July 15, 1998


WASHINGTON, D. C. --- U. S. Sen. Richard C. Shelby (R-Ala.), a long-time advocate of a ballistic missile defense system and the Chairman of the Senate Intelligence Committee, said a report issued today confirms that the U. S. Intelligence Community is ill-prepared to provide the United States with a timely warning of missile threats. The report, entitled the Rumsfeld Commission Report, was named for Commission Chairman and former Secretary of Defense Donald Rumsfeld. It concluded that the emerging missile threat is greater and can develop much more rapidly than previously estimated by the U. S. Intelligence Community.

Sen. Shelby said, "The Rumsfeld report confirms that the U. S. Intelligence Community, under the direction of the Clinton Administration, is ill-prepared to provide timely warning to the people of this nation before some type of missile attack occurs. Released on the heels of the intelligence community's recent failure to predict India's nuclear tests, this disturbing report underscores not only the need for change in the way the United States collects and analyzes information, but also a significant change in our nation's policy toward the full deployment of a national missile defense system.
Despite the need that I believe has existed for many years, this Administration has chosen to bury its head in the sand while refusing to acknowledge missile threats against the American people, and our nation's inability to defend against such an attack. Truly, the need for ballistic missile defense system has never been more important----whether we are talking about U. S. troops stationed around the globe, or the protection of Americans at home.
Sec. Rumsfeld and his colleagues on the Commission have joined many of my colleagues and me in concluding that this threat is real and is growing more ominous each day. I commend Sec. Rumsfeld for his leadership in producing this important report, and I strongly urge Director of Central Intelligence George Tenet and this Administration to heed the warnings issued today. We must work to address this serious problem before it is too late.
As Chairman of the Senate Intelligence Committee, I will ensure that the Commission's report is carefully scrutinized and that appropriate actions are recommended. We simply cannot afford another intelligence surprise or failure---especially in an area that threatens the lives of millions of Americans."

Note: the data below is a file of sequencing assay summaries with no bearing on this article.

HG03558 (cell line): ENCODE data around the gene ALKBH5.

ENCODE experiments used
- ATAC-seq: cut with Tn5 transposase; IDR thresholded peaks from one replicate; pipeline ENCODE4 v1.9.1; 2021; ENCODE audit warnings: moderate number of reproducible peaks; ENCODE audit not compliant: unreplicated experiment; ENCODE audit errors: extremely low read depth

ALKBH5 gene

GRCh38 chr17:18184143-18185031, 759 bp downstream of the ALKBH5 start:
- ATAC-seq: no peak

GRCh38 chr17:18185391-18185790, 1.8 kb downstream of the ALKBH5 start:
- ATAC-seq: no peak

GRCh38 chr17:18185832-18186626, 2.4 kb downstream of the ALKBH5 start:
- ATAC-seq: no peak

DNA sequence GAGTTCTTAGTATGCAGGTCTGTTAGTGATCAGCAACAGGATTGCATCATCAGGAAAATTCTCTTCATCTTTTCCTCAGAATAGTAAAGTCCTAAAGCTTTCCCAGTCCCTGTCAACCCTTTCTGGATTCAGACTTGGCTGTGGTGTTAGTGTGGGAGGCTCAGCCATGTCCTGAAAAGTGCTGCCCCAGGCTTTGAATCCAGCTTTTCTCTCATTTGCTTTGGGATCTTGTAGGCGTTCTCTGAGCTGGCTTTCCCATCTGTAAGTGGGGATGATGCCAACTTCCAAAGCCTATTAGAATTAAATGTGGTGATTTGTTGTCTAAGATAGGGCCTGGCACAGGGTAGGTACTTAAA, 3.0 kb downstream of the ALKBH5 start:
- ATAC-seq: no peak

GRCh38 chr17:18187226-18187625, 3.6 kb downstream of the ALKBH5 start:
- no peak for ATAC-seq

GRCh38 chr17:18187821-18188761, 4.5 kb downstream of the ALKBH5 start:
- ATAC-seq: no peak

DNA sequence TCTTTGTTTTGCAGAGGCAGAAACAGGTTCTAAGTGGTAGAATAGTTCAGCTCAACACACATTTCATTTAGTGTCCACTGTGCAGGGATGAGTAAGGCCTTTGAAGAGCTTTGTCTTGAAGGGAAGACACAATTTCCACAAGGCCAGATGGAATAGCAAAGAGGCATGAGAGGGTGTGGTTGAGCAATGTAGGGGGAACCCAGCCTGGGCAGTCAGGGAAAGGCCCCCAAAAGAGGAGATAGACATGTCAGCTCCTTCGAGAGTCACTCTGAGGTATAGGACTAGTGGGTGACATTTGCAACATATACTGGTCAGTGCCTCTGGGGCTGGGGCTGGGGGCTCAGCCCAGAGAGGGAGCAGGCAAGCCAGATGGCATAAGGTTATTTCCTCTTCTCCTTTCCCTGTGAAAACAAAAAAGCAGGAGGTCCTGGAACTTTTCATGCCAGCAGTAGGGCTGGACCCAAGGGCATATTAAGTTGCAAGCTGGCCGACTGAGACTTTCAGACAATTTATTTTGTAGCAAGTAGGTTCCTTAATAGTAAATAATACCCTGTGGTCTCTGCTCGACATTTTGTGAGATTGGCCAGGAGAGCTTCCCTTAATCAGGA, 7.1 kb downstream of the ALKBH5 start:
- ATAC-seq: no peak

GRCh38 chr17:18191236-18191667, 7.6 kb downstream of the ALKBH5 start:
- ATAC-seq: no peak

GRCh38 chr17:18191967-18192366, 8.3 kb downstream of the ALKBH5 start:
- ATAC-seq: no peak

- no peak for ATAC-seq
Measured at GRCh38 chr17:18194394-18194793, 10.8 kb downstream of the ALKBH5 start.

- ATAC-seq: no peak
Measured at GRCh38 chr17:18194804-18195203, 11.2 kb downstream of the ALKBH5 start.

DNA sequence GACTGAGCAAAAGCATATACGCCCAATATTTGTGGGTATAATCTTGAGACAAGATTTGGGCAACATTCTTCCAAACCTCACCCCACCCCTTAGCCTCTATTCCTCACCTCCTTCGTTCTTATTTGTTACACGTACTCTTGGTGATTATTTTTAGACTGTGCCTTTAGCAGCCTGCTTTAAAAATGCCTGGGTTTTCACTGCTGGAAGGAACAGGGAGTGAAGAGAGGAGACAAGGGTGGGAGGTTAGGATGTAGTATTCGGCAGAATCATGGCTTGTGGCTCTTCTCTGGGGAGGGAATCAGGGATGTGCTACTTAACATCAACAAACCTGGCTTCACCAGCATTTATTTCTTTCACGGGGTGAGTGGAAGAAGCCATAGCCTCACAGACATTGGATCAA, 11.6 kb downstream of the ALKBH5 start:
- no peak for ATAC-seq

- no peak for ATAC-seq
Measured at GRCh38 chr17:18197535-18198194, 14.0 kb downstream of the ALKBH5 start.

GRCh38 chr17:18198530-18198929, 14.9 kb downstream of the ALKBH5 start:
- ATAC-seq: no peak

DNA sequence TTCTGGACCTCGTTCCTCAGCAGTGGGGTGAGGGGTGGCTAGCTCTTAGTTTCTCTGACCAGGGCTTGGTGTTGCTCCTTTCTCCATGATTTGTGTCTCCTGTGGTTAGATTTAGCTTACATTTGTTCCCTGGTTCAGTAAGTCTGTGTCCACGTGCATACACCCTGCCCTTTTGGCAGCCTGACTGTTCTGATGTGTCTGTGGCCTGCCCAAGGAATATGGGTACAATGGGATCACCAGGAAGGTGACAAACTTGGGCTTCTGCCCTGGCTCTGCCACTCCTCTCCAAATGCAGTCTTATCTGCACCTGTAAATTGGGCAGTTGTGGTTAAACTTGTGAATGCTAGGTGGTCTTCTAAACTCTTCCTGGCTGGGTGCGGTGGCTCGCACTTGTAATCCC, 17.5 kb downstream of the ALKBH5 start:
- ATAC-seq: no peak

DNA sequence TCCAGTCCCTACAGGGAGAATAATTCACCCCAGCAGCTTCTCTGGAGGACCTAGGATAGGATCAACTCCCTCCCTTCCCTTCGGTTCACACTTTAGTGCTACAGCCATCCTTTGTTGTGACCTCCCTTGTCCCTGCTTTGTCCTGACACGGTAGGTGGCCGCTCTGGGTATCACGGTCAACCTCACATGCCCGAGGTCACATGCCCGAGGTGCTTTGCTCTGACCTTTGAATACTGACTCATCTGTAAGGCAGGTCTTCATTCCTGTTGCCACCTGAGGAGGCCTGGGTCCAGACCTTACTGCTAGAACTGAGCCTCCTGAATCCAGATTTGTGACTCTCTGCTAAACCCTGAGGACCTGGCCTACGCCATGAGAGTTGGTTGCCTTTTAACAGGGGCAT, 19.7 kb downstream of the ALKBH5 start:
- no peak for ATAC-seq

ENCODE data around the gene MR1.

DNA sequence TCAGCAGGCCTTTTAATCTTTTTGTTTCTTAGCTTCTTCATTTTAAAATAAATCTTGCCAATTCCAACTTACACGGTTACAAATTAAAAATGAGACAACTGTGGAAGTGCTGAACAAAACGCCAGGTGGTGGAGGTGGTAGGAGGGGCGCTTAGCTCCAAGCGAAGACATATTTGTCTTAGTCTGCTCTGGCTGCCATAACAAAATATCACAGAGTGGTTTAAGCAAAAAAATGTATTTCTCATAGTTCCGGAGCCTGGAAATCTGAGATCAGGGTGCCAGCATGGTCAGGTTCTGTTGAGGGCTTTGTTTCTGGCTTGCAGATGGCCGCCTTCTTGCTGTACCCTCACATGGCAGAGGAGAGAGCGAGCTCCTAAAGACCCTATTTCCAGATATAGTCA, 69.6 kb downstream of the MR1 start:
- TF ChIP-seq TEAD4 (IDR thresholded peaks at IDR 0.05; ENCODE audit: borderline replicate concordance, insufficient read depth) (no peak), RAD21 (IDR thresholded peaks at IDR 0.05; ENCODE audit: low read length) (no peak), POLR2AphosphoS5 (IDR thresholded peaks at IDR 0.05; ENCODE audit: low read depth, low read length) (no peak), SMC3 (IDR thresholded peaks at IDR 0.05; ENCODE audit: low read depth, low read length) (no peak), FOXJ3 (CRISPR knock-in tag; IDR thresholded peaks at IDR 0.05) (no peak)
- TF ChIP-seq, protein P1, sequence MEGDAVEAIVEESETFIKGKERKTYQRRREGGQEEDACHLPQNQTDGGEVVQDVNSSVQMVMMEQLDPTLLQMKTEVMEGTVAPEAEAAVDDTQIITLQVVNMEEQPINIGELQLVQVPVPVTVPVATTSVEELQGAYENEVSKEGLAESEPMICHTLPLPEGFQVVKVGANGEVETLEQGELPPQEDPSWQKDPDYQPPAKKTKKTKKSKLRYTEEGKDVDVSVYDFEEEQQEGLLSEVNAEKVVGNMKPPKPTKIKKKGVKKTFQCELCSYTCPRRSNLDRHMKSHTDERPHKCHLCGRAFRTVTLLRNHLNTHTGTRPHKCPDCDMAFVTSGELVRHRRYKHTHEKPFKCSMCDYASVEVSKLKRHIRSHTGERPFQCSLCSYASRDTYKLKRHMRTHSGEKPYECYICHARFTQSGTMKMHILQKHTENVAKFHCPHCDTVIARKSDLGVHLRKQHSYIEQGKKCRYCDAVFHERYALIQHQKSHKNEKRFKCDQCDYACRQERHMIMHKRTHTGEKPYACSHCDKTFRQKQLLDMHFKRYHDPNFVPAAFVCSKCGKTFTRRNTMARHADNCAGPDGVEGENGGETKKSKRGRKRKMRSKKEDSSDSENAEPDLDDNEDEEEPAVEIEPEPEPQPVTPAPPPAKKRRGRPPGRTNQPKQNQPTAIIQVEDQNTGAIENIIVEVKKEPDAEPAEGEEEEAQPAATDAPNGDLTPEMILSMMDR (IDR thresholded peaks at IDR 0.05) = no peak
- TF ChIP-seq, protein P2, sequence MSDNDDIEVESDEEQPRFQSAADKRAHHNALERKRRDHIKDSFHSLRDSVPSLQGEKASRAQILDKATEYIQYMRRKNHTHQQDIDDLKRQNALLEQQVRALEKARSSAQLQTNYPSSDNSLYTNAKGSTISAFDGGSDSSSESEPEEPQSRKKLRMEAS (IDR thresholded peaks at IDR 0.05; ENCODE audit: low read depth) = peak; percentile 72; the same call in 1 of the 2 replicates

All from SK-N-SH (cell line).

The Rumsfeld Commission was established pursuant to Public Law 104-201 to assess the ballistic missile threat to the United States. The group's findings and recommendations were unanimously approved by the bipartisan commission. Among other things, the report concluded that:

* concerted efforts by a number of overtly or potentially hostile nations to acquire ballistic missiles with biological or nuclear payloads pose a growing threat to the United States, its deployed forces, its friends and allies. These newer, developing threats in North Korea, Iran and Iraq are in addition to those still posed by the existing ballistic missile arsenals of Russia and China, nations with which we are not now in conflict but which remain in uncertain transitions. The newer ballistic missile-equipped nations' capabilities will not match those of U. S. systems for accuracy or reliability. However, they would be able to inflict major destruction on the U. S. within about five years of a decision to acquire such a capability (10 years in the case of Iraq). During several of those years, the U. S. might not be aware that such a decision had been made.

* the threat to the U. S. posed by these emerging capabilities is broader, more mature and evolving more rapidly than has been reported in Intelligence Community estimates and reports.

* The Intelligence Community's ability to provide timely and accurate estimates of ballistic missile threats to the U. S. is eroding. This erosion has roots both within and beyond the intelligence process itself. The Community's capabilities in this area need to be strengthened in terms of both resources and methodology.

* the U. S. can expect less time to prepare for a new threatening ballistic missile deployment. Under some plausible scenarios -- including re-basing, or the transfer of operational missiles, sea-and air-launch options, shortened development programs that might include testing in a third country, or some combination of these -- the U. S. might well have little or no warning before operational deployment.

* U. S. analyses, practices and policies that depend on expectations of extended warning of deployment be reviewed and, as appropriate, revised to reflect the reality of an environment in which there may be little or no warning.

The Senate Intelligence Committee, chaired by Sen. Shelby, has also received and is presently reviewing a comprehensive, classified report prepared by the Rumsfeld Commission.